A Uighur student has been missing in Hong Kong for more than two weeks since he sent a message saying he was being questioned by Chinese police at the city’s airport, a human rights group said on Friday.
Amnesty International said Abuduwaili Abudureheman, who was born in Xinjiang in western China, traveled from South Korea to Hong Kong to visit a friend on May 10, but has not heard back since he texted his friend about being interrogated. after your arrival.
“The unknown fate of Abuduwaili Abudureheman is deeply concerning given the history of crimes against humanity committed against Uighurs by the Chinese government in Xinjiang and its continued persecution of Uighurs who have traveled abroad,” said Alkan Akad, Amnesty International Research Fellow at China, in a statement. .
He said the student appears to have been detained and questioned, and this has raised questions about the Hong Kong government’s possible involvement in human rights violations committed against Uighurs by the Chinese government.
The Hong Kong government did not immediately respond to a request for comment.
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Hong Kong is a former British colony that returned to Chinese rule in 1997 with a promise to retain its Western-style freedoms and autonomy for 50 years. But critics say Beijing is tightening its grip on the territory and reducing its freedoms.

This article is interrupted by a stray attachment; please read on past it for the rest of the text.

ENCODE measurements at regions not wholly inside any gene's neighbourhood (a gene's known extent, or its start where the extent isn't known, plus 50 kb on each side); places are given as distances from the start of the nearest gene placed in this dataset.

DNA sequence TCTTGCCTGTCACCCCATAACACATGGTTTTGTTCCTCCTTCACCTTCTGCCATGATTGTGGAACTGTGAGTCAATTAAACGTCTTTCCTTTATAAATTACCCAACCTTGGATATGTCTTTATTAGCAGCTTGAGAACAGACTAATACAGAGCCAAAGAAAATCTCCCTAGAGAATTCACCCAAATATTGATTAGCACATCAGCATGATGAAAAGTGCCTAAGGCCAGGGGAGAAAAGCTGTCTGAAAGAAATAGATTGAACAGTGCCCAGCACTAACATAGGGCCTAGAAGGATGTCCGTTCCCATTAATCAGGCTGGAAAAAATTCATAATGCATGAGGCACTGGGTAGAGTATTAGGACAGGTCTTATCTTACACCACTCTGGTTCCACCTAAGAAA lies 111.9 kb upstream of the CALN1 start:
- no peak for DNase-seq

The United Nations and human rights groups accuse China of detaining a million or more Uighurs and members of other predominantly Muslim groups in camps where many say they were tortured, sexually assaulted and forced to abandon their language and religion.
China denies the allegations, based on interviews with survivors and photos and satellite images of the Xinjiang region, where many Uighurs live.
Amnesty International said it understood Abuduwaili Abudureheman was on a “watch list” by the Chinese government because of his overseas travel history and had asked Hong Kong authorities to reveal his whereabouts.
“(He) is at grave risk of torture on the basis of his ethnicity and religion. If detained, he must have access to a lawyer and relatives and must be protected from any ill-treatment,” Akad said.